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The Maxima Clam is also known as the Small Giant Clam and is one of the most widely recognized species of the giant clams. The beauty of its mantle with its rich variety of patterns and vivid colorations makes for a spectacular display in reef aquariums that are illuminated properly.Maxima Clams are known to live together in great congregations, and they can attain a maximum size of 12” in the wild.
The vast majority of Tridacna maxima available in the aquarium trade are cultured on land based clam farms in the Central and South Pacific. Maxima Clams are found in an endless variety of colors and patterns, and these clams are graded for size, their intensity of coloration, and how complex their patterns are, and then priced accordingly. Larger clams that have the most intense coloration and intricate patterns are much more expensive.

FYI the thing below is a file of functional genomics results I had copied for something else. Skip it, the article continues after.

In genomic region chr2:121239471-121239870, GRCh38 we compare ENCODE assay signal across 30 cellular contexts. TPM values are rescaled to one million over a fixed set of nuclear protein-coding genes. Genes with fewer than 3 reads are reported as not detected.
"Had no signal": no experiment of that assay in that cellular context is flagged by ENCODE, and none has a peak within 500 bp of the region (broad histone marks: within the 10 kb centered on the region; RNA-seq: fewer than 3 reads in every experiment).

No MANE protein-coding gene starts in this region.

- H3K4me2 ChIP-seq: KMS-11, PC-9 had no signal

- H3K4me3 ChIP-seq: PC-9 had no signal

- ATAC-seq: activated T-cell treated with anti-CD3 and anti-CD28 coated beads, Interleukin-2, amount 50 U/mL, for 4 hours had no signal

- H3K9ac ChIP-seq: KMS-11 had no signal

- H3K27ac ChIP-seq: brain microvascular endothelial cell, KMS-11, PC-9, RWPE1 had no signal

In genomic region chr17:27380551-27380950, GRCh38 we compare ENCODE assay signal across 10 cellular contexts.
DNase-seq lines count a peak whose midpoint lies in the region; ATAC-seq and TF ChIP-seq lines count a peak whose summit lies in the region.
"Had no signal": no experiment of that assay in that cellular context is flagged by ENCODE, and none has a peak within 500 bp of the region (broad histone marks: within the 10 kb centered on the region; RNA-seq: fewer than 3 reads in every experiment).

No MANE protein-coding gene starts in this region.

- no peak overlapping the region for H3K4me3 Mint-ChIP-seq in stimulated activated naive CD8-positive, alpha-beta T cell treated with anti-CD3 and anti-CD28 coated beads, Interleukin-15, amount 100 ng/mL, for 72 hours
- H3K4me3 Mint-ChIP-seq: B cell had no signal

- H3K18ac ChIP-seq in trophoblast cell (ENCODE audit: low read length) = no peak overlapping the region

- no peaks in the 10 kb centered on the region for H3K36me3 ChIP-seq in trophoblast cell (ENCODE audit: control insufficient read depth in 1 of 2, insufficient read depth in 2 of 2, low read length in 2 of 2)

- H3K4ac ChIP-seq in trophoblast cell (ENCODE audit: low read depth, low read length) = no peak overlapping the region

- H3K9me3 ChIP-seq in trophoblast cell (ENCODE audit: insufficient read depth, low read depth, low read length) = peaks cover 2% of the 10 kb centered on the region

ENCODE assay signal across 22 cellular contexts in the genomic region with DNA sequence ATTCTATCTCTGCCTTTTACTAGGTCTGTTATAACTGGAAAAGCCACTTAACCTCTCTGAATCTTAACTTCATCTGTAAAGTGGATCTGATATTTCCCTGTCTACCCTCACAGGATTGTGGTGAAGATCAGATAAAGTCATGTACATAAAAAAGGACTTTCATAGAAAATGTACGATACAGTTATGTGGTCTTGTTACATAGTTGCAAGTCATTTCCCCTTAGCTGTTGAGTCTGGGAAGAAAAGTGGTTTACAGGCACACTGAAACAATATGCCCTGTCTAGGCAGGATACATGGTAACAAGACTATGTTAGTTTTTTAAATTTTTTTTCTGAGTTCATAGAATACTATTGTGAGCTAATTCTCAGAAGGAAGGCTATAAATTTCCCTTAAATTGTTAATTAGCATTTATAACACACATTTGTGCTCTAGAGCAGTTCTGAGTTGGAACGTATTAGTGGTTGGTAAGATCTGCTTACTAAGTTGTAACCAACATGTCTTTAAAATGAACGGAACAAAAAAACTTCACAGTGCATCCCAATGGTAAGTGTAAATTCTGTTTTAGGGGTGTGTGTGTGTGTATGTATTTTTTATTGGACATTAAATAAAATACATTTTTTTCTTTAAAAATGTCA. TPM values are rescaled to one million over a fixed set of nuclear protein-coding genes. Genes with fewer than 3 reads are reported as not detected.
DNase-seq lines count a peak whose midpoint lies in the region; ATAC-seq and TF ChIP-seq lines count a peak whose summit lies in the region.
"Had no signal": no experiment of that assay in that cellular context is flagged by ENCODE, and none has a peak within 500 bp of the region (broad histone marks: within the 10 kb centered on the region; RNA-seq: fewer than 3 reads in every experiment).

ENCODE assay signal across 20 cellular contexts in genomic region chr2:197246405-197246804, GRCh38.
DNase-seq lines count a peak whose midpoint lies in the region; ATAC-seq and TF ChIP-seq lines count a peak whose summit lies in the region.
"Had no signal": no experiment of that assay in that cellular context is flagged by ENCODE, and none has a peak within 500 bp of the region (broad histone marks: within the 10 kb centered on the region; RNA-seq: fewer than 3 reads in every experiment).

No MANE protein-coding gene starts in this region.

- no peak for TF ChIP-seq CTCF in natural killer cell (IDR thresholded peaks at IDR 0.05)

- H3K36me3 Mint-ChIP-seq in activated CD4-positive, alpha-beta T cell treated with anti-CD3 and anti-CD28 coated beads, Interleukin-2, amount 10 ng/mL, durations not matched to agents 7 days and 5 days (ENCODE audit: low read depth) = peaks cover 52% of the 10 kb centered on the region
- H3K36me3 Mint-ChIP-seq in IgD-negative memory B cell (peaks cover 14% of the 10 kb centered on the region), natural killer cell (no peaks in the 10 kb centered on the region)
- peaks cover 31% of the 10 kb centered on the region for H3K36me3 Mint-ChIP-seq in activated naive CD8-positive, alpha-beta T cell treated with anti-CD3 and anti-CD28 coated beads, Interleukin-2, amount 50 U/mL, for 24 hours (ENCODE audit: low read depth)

Maxima Clams can be identified by having a more elongated shell that lacks symmetry, with narrowly spaced scutes or scallops on the upper portions of each side of their hinged shells. Like some other members of its genus,T. maxima attach to hard substrate or rockwork with thread like appendages called byssal filaments, and can eventually burrow or bore into porous substrate over time.
Maxima clams will arrive either unattached or attached to a small piece of rock or substrate. They will normally attach to a solid surface within a day or so of being introduced into the aquarium, so keep in mind that their first placement should be considered permanent.
Never forcibly remove an attached clam from the substrate or rockwork, as lethal damage to their foot and other tissue will be inevitable. As a last resort, to remove a clam from a hard surface gently cut each byssal thread with a razor blade as close to the attachment point of the rock or solid surface, making sure not to slice or damage any tissue.
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